Free flight takes away control from the air traffic control center and allows the pilots to determine for themselves what path and rate of speed is best for their flight.
The large glass roof is significant, taking up more than half of the picture. It directs our gaze into the car’s interior. A family of four is sitting around a table, as if the car were a substitute living room. All family members are portrayed conforming to contemporary social conventions. The father is in the driver’s seat, although he has abandoned the steering wheel. Mother and daughter are playing dominos, while the son is looking at his model airplane. Nobody appears to have his or her seatbelts fastened as the car follows a dashed line on the hardly-driven route.
Participants of the NAVAIR Leadership Development Program gather before a class session at Naval Air Station Patuxent River July 16, where they toured the VX-23 squadron, Atlantic Test Range and Air Traffic Control Tower operations. (U.S. Navy photo)
The images of the airfield and data will be sent via independent and secure super-fast fibre networks to a brand new operations room at the NATS control centre in Swanwick, Hampshire. From Swanwick, air traffic controllers will perform their operational role, using the live footage displayed on 14 HD screens that form a seamless panoramic moving image, alongside the audio feed from the airfield, and radar readings from the skies above London, to instruct aircraft and oversee movements.
The technology from Saab, which is already in use at Örnsköldsvik and Sundsvall airports in Sweden, offers several advantages according to London City Airport. Controllers will be able to use a range of viewing tools such as high definition zoom and enhanced visuals, which provide detailed views of activity on the airfield, including close-up views of aircraft movements along the 1500m runway, with pan-tilt-zoom cameras that can magnify up to 30 times for close inspection.
From 1931 to 1949, Lynch gave demonstrations of the remote-controlled vehicle in 37 of the 48 US states. In 1934 he even demonstrated it in Australia. He manipulated the brakes, steering wheel and horn of the vehicle driving in front of him with the aid of a morse key. A spherical antenna received the code, although there are also reports of a wire between the vehicles. In Buffalo and at Utica Airport in 1933, the car was even controlled from an airplane.
London City Airport is to become the first UK airport to build and operate a digital air traffic control tower, with a multi-million pound investment in the technology.
As part of the reauthorization for the FAA, Congressional Republicans are proposing a big change to the way America’s air traffic control system works. Currently, a federal agency, the Federal Aviation Administration, oversees the air traffic control (ATC) of the nation — but , the Aviation Innovation, Reform, and Reauthorization (AIRR) Act of 2016 has a provision that would spin off the air traffic control system into a separate, private, non-profit entity.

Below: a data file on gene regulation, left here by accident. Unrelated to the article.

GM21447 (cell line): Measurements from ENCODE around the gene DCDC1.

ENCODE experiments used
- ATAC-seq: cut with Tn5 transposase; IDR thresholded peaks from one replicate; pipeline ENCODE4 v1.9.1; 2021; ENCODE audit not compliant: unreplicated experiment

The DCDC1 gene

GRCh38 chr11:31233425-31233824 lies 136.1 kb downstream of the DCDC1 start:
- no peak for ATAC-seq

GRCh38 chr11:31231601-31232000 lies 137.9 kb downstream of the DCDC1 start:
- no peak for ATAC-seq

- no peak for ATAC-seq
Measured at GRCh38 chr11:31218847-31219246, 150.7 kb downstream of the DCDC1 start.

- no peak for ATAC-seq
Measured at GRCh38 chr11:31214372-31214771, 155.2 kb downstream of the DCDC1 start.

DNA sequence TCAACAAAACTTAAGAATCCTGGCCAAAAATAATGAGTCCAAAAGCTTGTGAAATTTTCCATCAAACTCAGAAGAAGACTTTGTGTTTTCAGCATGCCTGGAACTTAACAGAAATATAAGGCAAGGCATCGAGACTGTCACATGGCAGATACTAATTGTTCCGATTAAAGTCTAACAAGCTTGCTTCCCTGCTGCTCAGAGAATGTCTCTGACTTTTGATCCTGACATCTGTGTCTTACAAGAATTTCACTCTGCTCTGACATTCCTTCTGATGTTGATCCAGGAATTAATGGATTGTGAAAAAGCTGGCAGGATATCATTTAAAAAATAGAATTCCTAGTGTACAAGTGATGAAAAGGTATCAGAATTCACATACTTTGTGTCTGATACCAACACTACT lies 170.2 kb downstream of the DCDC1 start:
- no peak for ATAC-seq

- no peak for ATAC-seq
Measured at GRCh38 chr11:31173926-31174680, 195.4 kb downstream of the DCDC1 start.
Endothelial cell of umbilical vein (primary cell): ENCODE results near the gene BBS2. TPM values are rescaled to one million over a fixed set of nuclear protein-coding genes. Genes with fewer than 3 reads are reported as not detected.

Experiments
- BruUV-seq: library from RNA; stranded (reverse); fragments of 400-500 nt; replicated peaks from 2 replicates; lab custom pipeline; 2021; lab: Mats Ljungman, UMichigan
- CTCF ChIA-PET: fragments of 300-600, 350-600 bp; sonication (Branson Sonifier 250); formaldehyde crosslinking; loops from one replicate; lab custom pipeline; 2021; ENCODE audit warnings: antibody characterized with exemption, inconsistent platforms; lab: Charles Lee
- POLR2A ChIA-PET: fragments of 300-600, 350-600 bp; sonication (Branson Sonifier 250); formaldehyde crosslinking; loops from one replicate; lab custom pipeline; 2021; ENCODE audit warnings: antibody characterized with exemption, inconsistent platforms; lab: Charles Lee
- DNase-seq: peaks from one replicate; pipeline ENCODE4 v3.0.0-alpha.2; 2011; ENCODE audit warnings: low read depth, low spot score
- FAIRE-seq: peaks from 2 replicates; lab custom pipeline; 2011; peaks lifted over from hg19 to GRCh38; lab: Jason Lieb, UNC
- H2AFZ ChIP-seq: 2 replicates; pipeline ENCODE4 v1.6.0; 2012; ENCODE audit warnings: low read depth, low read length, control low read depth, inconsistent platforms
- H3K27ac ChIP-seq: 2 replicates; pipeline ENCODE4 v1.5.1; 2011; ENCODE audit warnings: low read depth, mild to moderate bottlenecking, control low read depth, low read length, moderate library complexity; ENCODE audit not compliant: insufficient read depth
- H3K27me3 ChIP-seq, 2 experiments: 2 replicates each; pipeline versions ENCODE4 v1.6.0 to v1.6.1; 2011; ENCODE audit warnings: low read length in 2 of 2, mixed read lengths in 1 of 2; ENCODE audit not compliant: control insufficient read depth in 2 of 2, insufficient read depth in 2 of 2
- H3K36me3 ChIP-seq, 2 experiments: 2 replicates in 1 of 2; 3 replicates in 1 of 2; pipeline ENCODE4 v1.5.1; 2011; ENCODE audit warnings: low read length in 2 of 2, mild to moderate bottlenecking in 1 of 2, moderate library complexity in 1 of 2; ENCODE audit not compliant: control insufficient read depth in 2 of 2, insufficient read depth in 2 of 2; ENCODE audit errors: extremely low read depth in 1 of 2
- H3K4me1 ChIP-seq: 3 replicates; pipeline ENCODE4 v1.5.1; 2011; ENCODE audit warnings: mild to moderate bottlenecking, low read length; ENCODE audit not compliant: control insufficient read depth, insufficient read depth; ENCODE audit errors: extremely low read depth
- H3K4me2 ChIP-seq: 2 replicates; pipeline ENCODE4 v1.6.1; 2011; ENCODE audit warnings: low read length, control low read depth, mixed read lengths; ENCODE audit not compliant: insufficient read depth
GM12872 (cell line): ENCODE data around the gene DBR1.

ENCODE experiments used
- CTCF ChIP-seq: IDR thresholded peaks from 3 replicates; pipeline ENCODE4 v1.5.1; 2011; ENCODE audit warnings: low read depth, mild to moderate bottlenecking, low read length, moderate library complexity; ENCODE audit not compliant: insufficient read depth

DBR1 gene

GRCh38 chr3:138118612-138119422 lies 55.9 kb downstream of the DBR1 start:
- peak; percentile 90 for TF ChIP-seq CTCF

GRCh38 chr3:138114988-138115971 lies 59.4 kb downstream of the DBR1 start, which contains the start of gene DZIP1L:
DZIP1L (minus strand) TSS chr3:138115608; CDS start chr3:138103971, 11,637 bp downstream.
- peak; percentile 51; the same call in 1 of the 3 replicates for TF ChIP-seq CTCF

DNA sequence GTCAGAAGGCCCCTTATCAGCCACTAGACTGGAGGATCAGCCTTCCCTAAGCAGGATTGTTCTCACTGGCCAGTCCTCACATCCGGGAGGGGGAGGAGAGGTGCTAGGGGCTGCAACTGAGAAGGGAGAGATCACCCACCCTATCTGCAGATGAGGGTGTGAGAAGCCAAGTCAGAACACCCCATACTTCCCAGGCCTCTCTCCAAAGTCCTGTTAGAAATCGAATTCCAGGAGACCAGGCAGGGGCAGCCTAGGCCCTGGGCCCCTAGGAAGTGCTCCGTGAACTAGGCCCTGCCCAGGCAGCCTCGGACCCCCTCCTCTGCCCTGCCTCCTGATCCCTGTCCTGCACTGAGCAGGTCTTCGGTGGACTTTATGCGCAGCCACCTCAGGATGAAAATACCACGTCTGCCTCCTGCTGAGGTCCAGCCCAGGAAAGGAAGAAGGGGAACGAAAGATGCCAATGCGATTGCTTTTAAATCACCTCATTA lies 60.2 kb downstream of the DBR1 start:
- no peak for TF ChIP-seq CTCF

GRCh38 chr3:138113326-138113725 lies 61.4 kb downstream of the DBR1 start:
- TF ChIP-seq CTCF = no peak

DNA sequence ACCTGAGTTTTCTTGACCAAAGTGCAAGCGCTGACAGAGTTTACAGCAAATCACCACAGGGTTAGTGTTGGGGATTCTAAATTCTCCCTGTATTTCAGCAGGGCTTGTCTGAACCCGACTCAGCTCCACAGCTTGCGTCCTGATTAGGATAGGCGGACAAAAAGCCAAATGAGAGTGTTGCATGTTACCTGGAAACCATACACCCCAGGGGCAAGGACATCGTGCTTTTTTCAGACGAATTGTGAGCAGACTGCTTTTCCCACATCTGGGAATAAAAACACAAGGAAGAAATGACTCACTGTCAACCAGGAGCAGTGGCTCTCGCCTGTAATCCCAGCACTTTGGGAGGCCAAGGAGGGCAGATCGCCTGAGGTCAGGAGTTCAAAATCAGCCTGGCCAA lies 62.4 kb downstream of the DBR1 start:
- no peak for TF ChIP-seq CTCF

Working closely with air traffic control company NATS, the airport has approved plans for a new tower, at the top of which will be 14 High Definition cameras and two pan-tilt-zoom cameras. The cameras will provide a full 360 degree view of the airfield in a level of detail greater than the human eye and with new viewing tools that will modernise and improve air traffic management.
The 23 NLDP participants toured the VX-23 squadron, Atlantic Test Range and Air Traffic Control Tower operations, met with NAVAIR senior leaders and attended mentoring sessions.
Declan Collier, CEO at London City Airport, said: “A pioneering new digital air traffic control system will enhance safety and improve resilience, setting a new standard for the global aviation industry to follow.
“With London City Airport’s plans to grow and an existing tower which is reaching the end of its operational lifespan, this cutting edge proven technology future-proofs London City Airport’s air traffic control for the next 30 years and beyond.”
Above: Airfield Operations Centre with Air Traffic Control at Llanbedr Airfield in the Snowdonia National Park, near the village of Llanbedr, Gwynedd, northwest Wales..
In 1953, GM started testing a miniature model of the automatic road together with the electronics manufacturer Radio Company of America (RCA) [, p. 6]. Autonomous driving was then popularized in 1956 with the help of the Firebird II concept car as part of the travelling promotional show Motorama. The accompanying film Key to the Future by Michael Kidd, for instance, shows a family stuck in a traffic jam singing and dreaming of travelling in a Firebird II, which would get them there so much more comfortably. From a control tower, a uniformed man directs the car into an automatic express lane. The car then follows the guide wire and the father can push the control column (Yoke), as seen in aircraft, into the dashboard. At this time, though, the system did not technically function [, p. 7].